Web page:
What 10 steps did Biden take to impact Palestinians?

Below is a list of ten pledges and steps the US took during Biden's visit, often together with Israel, designed to impact Palestinians.

 US President Joe Biden shakes hands with Palestinian President Mahmoud Abbas at the Presidential Compound, in Bethlehem, in the West Bank July 15, 2022 (photo credit: REUTERS/EVELYN HOCKSTEIN)
US President Joe Biden shakes hands with Palestinian President Mahmoud Abbas at the Presidential Compound, in Bethlehem, in the West Bank July 15, 2022

US Presidents don’t arrive empty-handed. They are often bearing gifts, and President Joe Biden is no exception.

Biden almost waxed poetic when talking to his Israeli and Palestinian hosts last week about the future the United States wanted to build with them.

“The best way to feed the flame of hope is to demonstrate that things can be better,” Biden told Palestinian Authority President Mahmoud Abbas while visiting Bethlehem.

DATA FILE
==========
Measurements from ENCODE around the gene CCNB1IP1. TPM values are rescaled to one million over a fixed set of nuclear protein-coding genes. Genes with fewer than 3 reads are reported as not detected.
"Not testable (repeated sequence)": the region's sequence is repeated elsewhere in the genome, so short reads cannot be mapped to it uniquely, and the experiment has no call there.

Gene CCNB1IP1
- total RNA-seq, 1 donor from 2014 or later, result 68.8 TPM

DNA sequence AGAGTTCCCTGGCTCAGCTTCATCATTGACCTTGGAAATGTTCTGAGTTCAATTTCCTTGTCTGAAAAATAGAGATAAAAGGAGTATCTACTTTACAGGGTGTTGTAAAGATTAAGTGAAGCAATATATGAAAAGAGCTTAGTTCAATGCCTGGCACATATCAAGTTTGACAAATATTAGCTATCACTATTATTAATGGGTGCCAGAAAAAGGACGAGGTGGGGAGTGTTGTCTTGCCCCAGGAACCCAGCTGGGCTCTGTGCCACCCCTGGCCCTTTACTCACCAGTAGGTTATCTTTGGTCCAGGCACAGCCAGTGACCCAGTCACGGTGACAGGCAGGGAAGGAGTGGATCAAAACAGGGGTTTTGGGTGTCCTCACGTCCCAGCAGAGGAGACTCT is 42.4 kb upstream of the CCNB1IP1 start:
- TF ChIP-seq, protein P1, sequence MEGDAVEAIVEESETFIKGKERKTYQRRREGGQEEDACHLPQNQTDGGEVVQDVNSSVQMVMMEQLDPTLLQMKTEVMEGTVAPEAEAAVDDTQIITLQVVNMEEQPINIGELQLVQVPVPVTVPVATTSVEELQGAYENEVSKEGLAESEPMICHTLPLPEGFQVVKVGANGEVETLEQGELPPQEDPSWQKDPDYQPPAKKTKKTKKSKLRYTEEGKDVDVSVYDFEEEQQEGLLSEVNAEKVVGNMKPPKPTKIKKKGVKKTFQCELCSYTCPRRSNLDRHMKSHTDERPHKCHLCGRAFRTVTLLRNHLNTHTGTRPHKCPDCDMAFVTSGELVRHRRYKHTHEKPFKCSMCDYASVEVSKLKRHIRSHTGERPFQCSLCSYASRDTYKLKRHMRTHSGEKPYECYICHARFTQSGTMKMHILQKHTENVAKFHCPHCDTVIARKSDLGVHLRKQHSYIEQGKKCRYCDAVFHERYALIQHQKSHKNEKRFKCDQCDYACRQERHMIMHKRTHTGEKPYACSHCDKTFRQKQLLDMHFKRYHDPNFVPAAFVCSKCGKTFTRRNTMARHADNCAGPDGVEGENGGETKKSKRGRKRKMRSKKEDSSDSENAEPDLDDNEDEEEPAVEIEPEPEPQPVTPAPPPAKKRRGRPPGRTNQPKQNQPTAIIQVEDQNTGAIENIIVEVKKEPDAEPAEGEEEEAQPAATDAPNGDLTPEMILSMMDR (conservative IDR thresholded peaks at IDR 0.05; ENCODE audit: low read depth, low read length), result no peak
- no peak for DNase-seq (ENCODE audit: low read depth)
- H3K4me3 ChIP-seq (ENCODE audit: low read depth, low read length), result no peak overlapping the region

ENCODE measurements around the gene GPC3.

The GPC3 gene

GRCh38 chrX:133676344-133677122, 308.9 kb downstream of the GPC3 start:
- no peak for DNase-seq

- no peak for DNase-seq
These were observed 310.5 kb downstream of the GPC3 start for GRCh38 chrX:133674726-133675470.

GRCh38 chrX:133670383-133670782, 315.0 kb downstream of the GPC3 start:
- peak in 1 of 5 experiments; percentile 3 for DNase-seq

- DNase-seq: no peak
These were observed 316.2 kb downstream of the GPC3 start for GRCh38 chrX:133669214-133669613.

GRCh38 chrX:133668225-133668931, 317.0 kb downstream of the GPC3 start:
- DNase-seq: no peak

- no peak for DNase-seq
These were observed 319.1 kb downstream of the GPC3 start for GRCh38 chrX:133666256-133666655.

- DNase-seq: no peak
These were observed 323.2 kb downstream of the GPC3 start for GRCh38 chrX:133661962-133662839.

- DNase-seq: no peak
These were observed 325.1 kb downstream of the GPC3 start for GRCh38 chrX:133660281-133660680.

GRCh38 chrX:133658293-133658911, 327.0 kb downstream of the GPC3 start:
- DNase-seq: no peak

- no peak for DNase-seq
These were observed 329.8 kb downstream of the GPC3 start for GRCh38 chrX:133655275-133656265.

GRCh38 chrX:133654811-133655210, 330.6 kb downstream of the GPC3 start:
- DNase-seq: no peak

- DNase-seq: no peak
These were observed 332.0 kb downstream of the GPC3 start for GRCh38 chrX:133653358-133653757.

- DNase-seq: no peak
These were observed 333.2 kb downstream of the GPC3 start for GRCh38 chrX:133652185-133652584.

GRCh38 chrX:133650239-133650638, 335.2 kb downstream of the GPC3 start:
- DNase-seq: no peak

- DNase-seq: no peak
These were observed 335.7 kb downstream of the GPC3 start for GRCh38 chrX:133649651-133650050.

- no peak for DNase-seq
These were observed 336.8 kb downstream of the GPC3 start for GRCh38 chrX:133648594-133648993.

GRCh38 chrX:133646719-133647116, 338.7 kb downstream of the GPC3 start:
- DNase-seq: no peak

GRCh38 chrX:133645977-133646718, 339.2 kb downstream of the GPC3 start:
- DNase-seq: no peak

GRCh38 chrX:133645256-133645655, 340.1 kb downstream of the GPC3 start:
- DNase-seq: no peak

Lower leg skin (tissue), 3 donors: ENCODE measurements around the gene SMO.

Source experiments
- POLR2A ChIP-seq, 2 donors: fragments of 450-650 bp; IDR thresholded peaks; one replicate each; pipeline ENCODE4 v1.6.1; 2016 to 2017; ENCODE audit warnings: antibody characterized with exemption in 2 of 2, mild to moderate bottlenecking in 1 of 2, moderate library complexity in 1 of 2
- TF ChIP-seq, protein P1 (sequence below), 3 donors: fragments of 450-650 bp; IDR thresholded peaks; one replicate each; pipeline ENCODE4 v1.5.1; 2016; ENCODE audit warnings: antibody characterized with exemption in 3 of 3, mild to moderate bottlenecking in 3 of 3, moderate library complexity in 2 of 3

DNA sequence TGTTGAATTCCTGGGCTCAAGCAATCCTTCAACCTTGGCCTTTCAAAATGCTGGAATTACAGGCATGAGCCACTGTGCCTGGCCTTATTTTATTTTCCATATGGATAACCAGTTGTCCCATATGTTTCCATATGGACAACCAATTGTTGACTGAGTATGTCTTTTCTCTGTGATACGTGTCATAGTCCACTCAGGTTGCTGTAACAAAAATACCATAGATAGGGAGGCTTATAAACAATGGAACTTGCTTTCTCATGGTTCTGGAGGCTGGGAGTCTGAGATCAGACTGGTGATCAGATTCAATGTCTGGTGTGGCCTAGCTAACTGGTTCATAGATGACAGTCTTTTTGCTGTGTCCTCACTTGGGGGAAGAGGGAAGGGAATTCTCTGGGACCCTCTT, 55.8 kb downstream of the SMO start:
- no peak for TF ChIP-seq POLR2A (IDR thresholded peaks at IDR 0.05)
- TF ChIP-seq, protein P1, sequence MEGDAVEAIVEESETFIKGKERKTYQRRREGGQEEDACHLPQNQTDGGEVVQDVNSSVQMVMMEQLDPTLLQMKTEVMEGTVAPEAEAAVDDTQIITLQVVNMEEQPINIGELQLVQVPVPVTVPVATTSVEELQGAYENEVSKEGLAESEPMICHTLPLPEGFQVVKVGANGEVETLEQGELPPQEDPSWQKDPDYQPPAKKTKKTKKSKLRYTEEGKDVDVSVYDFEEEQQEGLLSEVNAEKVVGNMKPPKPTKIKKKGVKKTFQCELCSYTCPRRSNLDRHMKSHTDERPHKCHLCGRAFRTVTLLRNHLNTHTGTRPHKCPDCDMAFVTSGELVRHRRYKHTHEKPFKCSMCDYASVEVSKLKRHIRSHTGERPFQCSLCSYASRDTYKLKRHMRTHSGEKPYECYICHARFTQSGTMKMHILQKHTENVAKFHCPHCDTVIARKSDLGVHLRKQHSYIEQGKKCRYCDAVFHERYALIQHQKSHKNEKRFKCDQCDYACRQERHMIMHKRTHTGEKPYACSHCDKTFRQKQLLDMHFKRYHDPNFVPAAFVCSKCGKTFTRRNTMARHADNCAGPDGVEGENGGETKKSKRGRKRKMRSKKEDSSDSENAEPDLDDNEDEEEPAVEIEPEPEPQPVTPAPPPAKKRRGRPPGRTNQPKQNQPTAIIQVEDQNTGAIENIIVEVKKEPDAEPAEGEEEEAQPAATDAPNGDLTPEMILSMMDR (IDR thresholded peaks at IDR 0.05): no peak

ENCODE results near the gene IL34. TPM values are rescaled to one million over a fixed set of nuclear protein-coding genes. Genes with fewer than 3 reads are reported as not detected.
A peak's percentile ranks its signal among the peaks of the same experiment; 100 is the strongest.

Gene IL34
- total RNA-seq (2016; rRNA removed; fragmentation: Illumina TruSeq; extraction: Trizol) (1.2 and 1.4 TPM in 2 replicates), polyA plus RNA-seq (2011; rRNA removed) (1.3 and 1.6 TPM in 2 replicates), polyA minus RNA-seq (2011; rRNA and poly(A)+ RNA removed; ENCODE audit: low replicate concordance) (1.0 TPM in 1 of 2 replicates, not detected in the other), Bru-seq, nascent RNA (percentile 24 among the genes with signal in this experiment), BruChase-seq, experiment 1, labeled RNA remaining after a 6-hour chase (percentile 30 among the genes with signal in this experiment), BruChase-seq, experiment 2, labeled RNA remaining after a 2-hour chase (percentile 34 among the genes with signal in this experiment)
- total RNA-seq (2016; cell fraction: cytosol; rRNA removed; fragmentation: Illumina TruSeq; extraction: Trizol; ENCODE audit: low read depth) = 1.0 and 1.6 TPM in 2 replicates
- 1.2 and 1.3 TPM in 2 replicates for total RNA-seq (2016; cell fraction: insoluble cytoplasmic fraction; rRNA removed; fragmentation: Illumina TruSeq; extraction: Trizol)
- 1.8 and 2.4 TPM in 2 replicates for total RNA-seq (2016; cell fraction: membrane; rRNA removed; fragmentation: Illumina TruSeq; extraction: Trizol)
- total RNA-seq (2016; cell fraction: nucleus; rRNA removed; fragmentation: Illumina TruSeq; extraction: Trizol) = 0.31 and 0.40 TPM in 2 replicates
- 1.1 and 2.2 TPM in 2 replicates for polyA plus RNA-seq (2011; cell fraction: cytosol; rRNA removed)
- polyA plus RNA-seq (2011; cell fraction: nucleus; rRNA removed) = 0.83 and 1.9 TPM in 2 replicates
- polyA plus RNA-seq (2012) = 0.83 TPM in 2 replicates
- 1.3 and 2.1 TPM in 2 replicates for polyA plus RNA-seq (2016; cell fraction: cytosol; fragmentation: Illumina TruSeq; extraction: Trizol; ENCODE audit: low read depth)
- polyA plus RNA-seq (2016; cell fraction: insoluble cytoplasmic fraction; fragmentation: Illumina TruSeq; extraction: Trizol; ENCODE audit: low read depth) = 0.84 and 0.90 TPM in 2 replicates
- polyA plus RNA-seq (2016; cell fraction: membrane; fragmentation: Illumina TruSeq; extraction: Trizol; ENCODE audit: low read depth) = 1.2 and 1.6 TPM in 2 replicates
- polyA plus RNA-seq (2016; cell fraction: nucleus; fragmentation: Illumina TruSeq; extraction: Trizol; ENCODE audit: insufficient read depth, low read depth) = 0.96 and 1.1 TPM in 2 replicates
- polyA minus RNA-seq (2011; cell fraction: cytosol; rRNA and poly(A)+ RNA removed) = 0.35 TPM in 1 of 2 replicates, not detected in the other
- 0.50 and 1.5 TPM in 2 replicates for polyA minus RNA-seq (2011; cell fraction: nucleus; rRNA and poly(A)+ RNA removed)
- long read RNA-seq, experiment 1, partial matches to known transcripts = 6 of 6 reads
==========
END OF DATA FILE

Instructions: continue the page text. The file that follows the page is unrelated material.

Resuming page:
"The best way to feed the flame of hope is to demonstrate that things can be better."

US President Joe Biden

Although he spoke of a future of peace, he didn’t take any steps during his visit to advance an end to the conflict. Instead, he focused on a series of small changes that would affect the daily lives of Palestinians. Some were repackaged promises, while others were new gestures.

Below is a list of 10 pledges and steps the US took during Biden’s visit, often together with Israel, designed to impact Palestinians.

1. 24-hour opening of the Allenby crossing

The most far-reaching gesture is the shift to a 24-hour oepration by the end of September of the West Bank’s Allenby Bridge Crossing that Palestinians use to travel to the outside world. The limited hours of the Jordan Valley terminal cause delays, prolong travel time and add extra expenses.

At present, the crossing into neighboring Jordan is open 14 hours a day from Sunday through Thursday and six-and-a-half hours on Friday and Saturday. The agreement for the 24-hour opening was mediated by Morocco and has already been announced by Israel.

2. Salem crossing reopened for vehicles

During Biden’s visit, the IDF reopened the Salem crossing near Jenin between Israel and the northern West Bank to vehicular traffic.